Four encouragements when the pastor is sick

The other week, Ι was sick. I woke up Sunday morning, having not been A-1 the night before, and felt even worse. What is one to do when they are due to preach? Nobody can step in and prepare anything within the hour you might let them know and, who knows, I might feel better with some liquid and something to eat. Alas, I did not.

Nevertheless, I went to church anyway. I thought if I could just get into the pulpit I might be able to make it through. But I was feeling increasingly poor and time was not doing anything to make it better. My fellow elder made sure I knew I had permission to step out and, whatever they would do, the Lord would understand and the church would be fine. Despite being determined to serve the people as best I could, I decided just before we began to cry off.

This post isn’t really about any of that. It is the context for what I wanted to say. It can be dispiriting to be ill. It can feel like we have let down God’s people. But I wanted to mention a few things that really encouraged me in the midst of feeling sick and not being able to preach the Word.

I really love preaching the Word and serving our people

If being really sick yet dragging myself in to preach says anything, it is that I love preaching the Word. I suppose it could speak to an unhealthy sense of fear about what people would think if I didn’t. But I really didn’t feel that. Our people are lovely and gracious and would fully understand. But I really do love preaching and love our people. I really wanted to serve them and to share the Word with them. I wasn’t really up to it, but I really wanted to do it. I was disappointed that I couldn’t (though by no means dispirited). We can sometimes wonder what motivation is going on in us to do these things, but I love preaching the Word – I daresay I’m alright at it – and I love serving our people in particular. Despite not being able to preach, maybe the Lord was helping to encourage me in this different way to remind me that I really do love what he has given me to do.

I thank God for plural eldership and equipped workers

It was my fellow elder leading the meeting that morning. It was he who made sure there was no compulsion on me to continue. He was good enough to know what would be a concern and made clear he had something – albeit shorter and based on memory from a while back – that would be perfectly adequate to stand in. I knew he was more than capable of saying something, even extempore, that would be biblical, faithful and helpful. There were no worries that things would get on just fine without me.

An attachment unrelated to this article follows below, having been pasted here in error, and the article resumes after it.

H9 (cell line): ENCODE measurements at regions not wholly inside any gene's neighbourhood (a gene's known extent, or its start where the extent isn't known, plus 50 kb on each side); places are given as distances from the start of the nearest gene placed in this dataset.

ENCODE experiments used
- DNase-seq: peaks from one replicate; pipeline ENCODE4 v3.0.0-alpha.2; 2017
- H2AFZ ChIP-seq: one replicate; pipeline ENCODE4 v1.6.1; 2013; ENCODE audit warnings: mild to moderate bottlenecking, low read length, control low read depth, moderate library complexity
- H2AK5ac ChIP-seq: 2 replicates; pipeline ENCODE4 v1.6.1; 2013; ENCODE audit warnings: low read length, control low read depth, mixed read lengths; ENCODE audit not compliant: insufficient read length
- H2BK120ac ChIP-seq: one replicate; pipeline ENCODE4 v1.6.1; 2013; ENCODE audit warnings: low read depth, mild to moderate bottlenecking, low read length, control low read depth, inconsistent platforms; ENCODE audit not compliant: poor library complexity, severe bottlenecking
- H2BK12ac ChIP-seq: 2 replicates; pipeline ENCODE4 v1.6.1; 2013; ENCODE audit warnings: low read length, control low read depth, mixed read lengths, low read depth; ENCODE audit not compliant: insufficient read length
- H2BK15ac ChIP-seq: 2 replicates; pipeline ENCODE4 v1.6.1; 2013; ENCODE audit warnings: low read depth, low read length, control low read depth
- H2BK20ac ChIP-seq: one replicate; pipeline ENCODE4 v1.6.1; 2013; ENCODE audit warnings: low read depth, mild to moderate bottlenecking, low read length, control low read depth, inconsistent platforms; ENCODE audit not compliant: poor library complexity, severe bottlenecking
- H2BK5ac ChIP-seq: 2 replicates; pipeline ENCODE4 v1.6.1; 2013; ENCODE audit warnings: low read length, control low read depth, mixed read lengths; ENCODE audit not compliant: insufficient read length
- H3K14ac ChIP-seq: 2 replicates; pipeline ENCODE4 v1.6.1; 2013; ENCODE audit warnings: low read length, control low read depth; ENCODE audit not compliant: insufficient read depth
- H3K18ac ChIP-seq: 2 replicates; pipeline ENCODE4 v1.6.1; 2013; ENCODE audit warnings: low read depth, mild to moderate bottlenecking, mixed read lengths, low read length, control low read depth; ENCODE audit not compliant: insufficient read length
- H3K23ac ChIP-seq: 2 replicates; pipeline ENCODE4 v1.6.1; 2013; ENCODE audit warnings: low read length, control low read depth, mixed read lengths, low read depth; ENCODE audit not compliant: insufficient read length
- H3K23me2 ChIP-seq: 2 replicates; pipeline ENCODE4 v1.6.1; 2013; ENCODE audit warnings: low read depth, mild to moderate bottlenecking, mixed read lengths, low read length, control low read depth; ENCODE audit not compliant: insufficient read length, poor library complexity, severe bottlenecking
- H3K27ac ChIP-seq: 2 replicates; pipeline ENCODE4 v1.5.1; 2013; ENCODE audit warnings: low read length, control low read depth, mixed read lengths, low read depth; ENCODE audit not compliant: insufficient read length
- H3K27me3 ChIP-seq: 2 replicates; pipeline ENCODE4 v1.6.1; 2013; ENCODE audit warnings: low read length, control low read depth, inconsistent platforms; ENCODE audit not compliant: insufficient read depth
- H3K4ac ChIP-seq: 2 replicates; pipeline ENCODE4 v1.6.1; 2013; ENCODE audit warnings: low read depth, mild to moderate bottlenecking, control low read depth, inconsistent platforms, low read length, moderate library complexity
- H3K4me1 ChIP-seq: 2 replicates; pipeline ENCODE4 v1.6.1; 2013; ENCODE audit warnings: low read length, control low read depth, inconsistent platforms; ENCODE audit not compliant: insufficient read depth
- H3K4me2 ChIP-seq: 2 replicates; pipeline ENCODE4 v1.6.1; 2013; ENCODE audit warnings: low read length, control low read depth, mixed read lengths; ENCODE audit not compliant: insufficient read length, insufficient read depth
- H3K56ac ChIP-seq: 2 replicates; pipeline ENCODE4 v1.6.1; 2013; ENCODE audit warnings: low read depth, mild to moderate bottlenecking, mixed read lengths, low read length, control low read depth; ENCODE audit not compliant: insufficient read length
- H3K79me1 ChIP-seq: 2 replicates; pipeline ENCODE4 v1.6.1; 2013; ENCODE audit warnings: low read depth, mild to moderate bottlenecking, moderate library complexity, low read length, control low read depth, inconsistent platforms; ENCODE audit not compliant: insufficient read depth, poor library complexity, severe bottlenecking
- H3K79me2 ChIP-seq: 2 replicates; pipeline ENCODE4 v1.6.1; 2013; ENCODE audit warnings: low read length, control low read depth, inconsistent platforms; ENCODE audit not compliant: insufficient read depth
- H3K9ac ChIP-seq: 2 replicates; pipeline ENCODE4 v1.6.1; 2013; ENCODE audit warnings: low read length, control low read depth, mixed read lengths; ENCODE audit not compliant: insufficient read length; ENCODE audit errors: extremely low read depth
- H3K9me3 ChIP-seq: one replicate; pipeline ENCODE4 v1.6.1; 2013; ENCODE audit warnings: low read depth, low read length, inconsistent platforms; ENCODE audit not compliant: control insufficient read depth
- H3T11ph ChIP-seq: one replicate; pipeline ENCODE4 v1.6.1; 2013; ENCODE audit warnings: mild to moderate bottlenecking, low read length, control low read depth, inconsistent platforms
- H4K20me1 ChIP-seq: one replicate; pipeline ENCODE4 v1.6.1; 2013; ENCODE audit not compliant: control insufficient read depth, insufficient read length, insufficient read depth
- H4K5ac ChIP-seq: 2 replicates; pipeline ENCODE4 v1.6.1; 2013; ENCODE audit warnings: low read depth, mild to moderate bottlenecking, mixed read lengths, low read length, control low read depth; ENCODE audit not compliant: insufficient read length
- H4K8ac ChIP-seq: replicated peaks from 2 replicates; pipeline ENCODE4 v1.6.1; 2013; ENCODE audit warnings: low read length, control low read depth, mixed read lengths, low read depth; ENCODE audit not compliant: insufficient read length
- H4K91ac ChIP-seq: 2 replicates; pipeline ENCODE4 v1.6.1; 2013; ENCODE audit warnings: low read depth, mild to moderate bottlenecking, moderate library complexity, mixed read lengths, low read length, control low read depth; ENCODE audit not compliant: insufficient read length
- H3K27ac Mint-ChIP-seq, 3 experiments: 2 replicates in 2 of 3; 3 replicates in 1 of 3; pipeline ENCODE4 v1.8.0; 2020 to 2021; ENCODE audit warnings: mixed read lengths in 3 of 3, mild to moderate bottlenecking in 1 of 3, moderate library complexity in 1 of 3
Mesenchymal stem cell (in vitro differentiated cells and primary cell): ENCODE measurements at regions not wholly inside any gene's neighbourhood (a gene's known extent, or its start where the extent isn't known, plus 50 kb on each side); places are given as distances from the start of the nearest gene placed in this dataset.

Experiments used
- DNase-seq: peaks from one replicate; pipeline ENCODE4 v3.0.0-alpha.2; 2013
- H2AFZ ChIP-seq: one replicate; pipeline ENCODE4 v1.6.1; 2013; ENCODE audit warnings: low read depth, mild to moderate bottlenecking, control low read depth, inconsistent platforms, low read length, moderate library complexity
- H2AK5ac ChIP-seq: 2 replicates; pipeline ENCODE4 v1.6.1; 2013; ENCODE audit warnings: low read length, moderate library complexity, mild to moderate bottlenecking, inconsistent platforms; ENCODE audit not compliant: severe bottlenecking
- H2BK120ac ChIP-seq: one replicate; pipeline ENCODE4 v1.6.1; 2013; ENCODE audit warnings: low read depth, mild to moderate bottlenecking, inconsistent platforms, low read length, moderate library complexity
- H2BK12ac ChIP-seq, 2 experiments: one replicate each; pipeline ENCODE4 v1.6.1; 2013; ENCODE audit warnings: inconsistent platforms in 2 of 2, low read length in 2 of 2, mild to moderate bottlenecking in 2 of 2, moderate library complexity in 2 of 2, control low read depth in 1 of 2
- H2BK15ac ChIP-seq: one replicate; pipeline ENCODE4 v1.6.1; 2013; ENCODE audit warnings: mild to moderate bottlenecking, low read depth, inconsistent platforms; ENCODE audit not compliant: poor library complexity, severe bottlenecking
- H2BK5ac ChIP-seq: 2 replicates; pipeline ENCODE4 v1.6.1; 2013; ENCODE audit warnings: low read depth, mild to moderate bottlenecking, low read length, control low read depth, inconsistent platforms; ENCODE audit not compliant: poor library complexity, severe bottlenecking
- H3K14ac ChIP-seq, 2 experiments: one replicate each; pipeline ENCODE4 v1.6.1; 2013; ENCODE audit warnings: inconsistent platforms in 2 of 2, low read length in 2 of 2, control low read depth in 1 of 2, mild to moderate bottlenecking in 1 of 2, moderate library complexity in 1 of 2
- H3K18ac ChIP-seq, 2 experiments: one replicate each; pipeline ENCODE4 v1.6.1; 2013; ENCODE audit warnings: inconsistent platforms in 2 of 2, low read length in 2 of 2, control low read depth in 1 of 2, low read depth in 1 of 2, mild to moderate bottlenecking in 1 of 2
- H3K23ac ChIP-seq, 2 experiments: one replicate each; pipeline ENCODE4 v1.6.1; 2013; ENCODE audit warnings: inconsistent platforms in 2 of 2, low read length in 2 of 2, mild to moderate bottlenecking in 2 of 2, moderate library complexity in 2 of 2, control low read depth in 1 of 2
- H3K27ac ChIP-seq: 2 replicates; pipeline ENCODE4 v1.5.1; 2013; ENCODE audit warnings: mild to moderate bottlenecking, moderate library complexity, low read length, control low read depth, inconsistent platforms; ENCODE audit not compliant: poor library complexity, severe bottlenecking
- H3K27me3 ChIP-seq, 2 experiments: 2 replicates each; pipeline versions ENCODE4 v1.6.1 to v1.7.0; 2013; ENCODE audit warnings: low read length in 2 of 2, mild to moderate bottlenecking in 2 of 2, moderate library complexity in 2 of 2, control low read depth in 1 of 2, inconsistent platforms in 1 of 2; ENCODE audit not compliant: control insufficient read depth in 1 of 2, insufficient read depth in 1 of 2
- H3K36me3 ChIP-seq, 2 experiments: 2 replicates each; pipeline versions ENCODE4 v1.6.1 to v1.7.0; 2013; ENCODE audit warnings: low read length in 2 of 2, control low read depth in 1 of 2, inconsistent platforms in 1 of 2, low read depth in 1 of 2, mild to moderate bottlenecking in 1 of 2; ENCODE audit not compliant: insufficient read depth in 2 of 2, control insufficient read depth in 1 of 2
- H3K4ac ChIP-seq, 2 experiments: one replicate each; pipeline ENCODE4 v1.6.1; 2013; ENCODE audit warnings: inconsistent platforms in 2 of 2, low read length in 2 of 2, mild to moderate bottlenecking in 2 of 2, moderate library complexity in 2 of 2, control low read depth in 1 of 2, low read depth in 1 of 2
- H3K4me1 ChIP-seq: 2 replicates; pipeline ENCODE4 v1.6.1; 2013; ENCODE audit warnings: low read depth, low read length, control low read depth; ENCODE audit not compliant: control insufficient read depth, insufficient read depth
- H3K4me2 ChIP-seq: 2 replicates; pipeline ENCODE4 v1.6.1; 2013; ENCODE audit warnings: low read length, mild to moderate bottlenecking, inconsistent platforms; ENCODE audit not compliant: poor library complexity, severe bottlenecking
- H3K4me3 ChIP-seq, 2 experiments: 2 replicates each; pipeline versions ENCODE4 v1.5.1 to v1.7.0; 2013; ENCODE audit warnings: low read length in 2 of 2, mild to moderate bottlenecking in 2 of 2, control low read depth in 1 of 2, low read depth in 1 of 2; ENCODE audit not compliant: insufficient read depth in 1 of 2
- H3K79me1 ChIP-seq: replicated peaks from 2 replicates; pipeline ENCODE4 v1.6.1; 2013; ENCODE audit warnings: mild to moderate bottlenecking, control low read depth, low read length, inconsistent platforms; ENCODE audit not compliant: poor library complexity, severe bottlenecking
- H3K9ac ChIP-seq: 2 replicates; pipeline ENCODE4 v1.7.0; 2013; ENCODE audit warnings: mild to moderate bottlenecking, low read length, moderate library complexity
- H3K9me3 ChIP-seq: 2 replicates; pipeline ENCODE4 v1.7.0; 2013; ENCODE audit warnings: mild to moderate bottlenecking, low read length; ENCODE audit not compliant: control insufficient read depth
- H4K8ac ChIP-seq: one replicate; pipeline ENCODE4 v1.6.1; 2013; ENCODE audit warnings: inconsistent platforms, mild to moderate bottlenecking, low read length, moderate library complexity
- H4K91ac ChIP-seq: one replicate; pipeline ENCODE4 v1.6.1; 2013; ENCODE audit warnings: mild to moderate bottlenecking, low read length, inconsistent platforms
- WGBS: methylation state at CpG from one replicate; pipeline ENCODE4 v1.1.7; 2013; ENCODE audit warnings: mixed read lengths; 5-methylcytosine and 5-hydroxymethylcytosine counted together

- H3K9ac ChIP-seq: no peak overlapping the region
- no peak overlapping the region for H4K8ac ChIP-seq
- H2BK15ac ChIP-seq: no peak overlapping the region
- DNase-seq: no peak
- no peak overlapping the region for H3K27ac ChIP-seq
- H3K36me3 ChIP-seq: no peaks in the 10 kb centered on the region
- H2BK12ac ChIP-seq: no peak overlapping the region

For some, that is no encouragement at all. But I can’t help but think those who are discouraged by that thought place far too high a value on their own ministry. Not that it isn’t necessarily good, but that they have perhaps placed a high value on their gifts rather than their main calling to make disciples who make disciples and grow them to maturity in Christ. If you are about that latter business, you should be equipping people in the church to do all the work in the church. The church should be full of disciples who make disciples who are (or have) grown to maturity in Christ. It should mean, if you got hit by a bus, the church would continue without you and not just limp along, but thrive. It was encouraging to me that there was no danger of everything crumbling just because I wasn’t there. Christ continues to build his church, and this should surprise nobody, he has not built it exclusively around me.

The Lord has matters covered

I was due to preach on Matthew 6. As it happened, my fellow elder had something he had previously delivered on the Lord’s Prayer. Whilst it wasn’t a full exposition of Matthew 6, his sermon was nevertheless within the same passage we were due to consider.

On top of that, I was able to watch the live stream back home and follow most of it from my sick bed. The message was not just 10-minutes of filler. It was faithful and helpful. It might have been shorter, but it packed in a lot of helpful stuff in a short time.

It is hard not to see the Lord behind this. An on point sermon on broadly the right passage was able to be delivered and serve God’s people even though it was effectively extempore from memory. Sometimes the Lord lines these things up, presumably because he wanted his people to hear something else that morning, and he served them through these things. I was encouraged to think – and remind myself – the Lord has these things covered.

Our people care and they pray

It was lovely, despite the occasion for it, to have one of the deacons conduct an impromptu prayer meeting with some others when I first turned up to church asking the Lord to strengthen me and help me preach that morning. When the Lord decided not to answer in that way, it was encouraging to hear people praying for me on the live stream during the time of open prayer. It was similarly encouraging to have messages from people later in the day asking after me and seeing how I was doing. I was encouraged to see that our people cared and they showed that care by praying.